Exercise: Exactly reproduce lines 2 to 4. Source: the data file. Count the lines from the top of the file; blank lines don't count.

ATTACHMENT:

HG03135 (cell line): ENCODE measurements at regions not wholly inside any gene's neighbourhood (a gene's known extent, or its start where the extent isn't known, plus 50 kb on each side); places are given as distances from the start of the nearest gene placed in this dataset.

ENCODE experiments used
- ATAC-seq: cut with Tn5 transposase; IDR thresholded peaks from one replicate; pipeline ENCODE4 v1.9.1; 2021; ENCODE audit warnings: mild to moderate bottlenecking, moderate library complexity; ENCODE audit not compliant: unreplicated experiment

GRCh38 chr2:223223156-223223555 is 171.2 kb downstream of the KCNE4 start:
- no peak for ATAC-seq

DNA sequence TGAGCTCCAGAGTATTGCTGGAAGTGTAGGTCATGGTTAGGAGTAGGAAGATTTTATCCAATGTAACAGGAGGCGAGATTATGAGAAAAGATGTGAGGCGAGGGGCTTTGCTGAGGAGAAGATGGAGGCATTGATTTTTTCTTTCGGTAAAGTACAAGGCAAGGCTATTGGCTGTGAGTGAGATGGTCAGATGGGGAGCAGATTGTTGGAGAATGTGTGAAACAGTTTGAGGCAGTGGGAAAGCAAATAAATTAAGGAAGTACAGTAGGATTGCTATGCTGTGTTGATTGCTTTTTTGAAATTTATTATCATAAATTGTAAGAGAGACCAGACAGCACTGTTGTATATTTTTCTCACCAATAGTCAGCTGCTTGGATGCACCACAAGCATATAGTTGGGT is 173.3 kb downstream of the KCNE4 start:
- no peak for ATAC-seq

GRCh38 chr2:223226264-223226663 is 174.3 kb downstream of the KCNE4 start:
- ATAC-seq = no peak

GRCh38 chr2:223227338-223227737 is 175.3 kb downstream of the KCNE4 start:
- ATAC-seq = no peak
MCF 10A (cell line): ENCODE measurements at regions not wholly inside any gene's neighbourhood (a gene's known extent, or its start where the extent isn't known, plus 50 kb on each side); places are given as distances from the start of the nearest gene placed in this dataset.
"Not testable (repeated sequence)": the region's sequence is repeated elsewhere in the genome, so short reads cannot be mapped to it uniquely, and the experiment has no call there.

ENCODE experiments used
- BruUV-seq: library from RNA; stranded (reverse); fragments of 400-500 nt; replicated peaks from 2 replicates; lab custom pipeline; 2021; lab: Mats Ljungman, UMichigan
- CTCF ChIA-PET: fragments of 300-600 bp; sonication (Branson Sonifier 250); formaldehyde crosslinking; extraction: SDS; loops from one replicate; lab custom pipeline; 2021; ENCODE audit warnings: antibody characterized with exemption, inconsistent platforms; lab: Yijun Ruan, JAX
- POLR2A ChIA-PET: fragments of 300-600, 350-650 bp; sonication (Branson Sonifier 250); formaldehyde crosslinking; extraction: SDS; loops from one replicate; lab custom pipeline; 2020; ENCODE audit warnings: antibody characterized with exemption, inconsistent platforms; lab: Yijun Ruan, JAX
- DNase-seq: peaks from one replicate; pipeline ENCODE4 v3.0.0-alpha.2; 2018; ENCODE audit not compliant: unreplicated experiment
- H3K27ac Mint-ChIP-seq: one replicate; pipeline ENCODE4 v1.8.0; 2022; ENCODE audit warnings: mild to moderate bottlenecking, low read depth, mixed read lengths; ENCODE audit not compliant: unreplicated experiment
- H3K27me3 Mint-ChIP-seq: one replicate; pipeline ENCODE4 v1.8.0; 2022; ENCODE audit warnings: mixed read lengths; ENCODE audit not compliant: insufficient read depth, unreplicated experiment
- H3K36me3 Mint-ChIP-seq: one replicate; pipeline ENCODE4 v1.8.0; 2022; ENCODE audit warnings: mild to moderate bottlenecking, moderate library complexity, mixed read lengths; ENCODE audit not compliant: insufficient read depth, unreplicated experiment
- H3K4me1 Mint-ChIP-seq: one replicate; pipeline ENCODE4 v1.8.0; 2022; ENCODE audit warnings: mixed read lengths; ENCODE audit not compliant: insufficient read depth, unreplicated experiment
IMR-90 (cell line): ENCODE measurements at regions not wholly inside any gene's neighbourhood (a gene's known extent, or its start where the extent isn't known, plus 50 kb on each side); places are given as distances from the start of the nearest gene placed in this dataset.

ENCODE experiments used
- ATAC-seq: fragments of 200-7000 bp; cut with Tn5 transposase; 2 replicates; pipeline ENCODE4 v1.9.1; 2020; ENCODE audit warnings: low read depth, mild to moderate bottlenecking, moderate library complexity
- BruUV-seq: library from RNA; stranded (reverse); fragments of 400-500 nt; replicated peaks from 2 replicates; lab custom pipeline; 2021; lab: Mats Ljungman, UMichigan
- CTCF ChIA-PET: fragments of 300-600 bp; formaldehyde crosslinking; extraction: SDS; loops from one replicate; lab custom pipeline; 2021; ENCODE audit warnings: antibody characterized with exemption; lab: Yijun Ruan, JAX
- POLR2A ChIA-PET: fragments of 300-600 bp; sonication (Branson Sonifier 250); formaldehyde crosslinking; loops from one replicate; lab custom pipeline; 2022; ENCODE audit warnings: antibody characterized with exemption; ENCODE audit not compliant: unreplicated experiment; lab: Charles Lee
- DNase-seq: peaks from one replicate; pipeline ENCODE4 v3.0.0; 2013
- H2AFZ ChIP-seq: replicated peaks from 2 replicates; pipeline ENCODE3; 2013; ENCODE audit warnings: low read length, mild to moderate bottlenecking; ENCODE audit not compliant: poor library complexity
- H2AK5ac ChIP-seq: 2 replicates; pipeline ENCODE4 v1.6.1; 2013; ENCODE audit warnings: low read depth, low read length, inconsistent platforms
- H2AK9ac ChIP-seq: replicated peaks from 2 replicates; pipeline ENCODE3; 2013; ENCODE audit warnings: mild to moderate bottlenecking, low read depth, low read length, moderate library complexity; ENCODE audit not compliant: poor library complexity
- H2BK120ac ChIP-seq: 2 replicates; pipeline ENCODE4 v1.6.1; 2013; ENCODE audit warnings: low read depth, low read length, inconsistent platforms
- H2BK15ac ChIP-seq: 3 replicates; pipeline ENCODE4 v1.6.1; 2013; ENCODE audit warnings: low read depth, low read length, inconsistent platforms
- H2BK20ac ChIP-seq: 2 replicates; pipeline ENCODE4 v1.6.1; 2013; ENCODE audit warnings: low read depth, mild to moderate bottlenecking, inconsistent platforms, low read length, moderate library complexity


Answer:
ENCODE experiments used
- ATAC-seq: cut with Tn5 transposase; IDR thresholded peaks from one replicate; pipeline ENCODE4 v1.9.1; 2021; ENCODE audit warnings: mild to moderate bottlenecking, moderate library complexity; ENCODE audit not compliant: unreplicated experiment

GRCh38 chr2:223223156-223223555 is 171.2 kb downstream of the KCNE4 start: